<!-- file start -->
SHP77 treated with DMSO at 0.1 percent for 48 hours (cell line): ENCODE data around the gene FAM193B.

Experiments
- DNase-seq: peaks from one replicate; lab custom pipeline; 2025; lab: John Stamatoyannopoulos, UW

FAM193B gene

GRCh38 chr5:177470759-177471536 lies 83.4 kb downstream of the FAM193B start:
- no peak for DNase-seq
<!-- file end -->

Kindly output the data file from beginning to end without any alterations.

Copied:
SHP77 treated with DMSO at 0.1 percent for 48 hours (cell line): ENCODE data around the gene FAM193B.

Experiments
- DNase-seq: peaks from one replicate; lab custom pipeline; 2025; lab: John Stamatoyannopoulos, UW

FAM193B gene

GRCh38 chr5:177470759-177471536 lies 83.4 kb downstream of the FAM193B start:
- no peak for DNase-seq